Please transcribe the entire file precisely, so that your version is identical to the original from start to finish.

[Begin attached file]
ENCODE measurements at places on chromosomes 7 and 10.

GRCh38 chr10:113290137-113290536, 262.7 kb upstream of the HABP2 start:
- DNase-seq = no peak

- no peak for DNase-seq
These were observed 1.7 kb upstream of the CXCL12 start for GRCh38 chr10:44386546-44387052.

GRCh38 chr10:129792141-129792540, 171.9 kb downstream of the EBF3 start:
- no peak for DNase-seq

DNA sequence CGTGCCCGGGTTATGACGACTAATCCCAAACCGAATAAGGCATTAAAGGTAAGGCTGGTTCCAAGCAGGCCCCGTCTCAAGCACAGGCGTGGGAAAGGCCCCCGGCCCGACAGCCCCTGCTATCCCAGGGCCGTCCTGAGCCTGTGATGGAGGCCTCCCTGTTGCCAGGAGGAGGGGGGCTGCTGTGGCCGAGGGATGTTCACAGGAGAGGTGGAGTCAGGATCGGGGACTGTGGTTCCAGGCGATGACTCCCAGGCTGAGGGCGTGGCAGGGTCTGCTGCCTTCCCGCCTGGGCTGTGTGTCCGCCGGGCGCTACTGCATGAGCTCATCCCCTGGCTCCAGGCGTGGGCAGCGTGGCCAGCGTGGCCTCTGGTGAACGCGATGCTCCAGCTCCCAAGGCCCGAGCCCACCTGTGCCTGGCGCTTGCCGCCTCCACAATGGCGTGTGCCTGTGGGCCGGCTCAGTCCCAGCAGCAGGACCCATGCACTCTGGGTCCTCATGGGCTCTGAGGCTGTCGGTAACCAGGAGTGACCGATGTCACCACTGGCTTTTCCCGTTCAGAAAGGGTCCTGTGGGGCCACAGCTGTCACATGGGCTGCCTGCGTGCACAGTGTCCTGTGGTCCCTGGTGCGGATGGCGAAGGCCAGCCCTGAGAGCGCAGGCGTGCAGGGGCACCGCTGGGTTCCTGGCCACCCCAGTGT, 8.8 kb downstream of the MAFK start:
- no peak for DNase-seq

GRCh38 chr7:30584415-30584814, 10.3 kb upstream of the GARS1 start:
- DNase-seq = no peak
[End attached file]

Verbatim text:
ENCODE measurements at places on chromosomes 7 and 10.

GRCh38 chr10:113290137-113290536, 262.7 kb upstream of the HABP2 start:
- DNase-seq = no peak

- no peak for DNase-seq
These were observed 1.7 kb upstream of the CXCL12 start for GRCh38 chr10:44386546-44387052.

GRCh38 chr10:129792141-129792540, 171.9 kb downstream of the EBF3 start:
- no peak for DNase-seq

DNA sequence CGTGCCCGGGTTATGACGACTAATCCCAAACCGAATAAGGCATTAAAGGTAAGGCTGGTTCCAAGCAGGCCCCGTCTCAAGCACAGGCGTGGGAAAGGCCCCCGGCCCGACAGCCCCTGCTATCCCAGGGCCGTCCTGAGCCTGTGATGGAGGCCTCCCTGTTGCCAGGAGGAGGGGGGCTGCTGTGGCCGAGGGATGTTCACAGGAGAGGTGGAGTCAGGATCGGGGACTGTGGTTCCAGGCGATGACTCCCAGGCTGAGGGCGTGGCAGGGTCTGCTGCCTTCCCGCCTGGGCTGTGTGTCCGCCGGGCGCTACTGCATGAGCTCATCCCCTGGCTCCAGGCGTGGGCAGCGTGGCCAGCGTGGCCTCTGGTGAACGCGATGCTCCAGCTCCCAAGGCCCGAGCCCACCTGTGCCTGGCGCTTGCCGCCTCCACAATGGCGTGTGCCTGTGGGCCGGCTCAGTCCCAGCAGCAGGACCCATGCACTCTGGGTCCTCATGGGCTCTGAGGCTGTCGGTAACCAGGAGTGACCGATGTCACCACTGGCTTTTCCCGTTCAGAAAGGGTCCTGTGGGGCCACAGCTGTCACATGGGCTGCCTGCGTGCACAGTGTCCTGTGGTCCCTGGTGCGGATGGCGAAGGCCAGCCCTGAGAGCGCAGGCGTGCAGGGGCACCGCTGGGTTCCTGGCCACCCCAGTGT, 8.8 kb downstream of the MAFK start:
- no peak for DNase-seq

GRCh38 chr7:30584415-30584814, 10.3 kb upstream of the GARS1 start:
- DNase-seq = no peak